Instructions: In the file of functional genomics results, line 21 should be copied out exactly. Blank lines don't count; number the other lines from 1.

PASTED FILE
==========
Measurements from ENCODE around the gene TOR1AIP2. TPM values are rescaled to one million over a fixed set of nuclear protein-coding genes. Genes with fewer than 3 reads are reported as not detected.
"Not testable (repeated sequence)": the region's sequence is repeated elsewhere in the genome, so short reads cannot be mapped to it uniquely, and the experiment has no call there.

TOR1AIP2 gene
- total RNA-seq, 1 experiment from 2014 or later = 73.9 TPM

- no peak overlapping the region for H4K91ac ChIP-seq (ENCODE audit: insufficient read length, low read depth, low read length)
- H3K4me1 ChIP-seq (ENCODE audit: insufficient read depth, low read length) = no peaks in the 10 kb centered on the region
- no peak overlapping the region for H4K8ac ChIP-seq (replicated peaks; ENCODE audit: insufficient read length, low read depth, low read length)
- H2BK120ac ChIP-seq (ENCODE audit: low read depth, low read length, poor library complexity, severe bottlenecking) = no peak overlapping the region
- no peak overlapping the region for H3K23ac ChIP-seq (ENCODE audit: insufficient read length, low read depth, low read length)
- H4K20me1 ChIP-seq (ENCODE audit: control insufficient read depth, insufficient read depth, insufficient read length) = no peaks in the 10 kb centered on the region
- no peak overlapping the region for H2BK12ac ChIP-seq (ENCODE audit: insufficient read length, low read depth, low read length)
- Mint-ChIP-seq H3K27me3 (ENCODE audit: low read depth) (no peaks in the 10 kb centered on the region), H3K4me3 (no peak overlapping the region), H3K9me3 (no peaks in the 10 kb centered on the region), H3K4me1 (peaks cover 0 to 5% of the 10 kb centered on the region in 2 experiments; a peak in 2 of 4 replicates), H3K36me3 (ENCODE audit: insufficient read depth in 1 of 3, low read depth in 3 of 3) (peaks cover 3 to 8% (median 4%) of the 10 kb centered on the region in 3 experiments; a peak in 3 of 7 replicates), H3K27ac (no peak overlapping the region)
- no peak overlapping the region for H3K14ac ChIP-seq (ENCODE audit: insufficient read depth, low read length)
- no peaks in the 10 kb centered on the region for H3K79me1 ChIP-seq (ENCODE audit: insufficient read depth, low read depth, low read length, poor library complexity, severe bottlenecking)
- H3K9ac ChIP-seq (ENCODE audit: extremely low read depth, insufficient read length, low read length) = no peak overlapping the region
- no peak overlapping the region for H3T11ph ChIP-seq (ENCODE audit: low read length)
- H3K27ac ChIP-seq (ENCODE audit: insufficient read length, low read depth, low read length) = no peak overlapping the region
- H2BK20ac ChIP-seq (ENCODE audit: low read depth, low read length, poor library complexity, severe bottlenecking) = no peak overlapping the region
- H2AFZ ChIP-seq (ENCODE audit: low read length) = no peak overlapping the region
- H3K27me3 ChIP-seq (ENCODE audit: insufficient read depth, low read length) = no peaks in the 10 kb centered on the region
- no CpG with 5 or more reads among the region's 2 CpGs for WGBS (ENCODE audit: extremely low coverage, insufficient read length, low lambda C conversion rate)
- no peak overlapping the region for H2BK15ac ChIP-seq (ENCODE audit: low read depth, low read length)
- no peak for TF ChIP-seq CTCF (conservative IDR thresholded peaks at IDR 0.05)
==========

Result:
- no CpG with 5 or more reads among the region's 2 CpGs for WGBS (ENCODE audit: extremely low coverage, insufficient read length, low lambda C conversion rate)